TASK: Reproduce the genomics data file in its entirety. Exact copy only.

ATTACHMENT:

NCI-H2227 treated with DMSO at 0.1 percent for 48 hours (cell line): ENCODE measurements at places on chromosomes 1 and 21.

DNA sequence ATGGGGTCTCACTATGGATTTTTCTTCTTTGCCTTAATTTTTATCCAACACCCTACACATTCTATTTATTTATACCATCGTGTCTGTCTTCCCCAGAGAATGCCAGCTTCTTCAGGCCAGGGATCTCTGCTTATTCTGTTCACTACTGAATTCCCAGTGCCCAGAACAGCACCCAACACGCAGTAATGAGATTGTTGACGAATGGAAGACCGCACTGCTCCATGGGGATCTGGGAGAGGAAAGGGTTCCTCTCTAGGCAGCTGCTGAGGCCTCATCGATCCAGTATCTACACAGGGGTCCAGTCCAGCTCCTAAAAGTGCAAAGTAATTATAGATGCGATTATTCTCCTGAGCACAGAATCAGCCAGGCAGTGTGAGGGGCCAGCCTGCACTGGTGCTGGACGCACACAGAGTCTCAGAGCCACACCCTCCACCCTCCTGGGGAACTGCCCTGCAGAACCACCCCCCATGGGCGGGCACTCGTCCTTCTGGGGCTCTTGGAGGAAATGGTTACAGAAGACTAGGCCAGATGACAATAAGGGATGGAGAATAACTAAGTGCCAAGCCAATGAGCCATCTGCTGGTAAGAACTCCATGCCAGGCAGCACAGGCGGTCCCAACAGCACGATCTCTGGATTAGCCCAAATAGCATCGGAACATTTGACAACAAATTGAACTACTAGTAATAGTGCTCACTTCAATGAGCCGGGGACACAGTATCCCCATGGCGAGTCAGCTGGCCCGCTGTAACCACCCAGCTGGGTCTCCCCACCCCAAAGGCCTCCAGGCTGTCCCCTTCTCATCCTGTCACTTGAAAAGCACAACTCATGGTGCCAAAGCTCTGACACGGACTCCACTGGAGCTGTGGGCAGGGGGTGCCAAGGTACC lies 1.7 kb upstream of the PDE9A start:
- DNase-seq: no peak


NCI-H2227 treated with DMSO at 0.1 percent for 48 hours (cell line): ENCODE measurements at places on chromosomes 1 and 21.

DNA sequence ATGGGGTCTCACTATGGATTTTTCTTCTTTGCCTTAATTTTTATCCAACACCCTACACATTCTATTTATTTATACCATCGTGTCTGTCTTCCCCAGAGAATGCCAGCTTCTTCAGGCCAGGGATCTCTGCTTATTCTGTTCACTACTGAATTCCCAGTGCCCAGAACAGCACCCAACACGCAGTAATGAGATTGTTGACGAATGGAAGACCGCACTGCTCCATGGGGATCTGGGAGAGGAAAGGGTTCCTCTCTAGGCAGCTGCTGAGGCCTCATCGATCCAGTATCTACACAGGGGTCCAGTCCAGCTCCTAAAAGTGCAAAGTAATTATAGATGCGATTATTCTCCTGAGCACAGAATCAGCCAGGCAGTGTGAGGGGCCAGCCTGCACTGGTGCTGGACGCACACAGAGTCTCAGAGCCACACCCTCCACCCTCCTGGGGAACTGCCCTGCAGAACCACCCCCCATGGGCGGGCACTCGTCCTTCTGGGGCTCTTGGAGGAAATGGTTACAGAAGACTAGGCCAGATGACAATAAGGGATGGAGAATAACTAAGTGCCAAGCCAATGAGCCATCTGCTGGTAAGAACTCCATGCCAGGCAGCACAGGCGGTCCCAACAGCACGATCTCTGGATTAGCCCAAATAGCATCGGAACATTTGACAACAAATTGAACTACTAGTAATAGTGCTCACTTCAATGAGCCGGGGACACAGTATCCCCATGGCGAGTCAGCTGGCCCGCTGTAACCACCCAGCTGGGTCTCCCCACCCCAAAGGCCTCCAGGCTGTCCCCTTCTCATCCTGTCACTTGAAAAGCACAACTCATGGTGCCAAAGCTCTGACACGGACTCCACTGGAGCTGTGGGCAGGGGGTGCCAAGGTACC lies 1.7 kb upstream of the PDE9A start:
- DNase-seq: no peak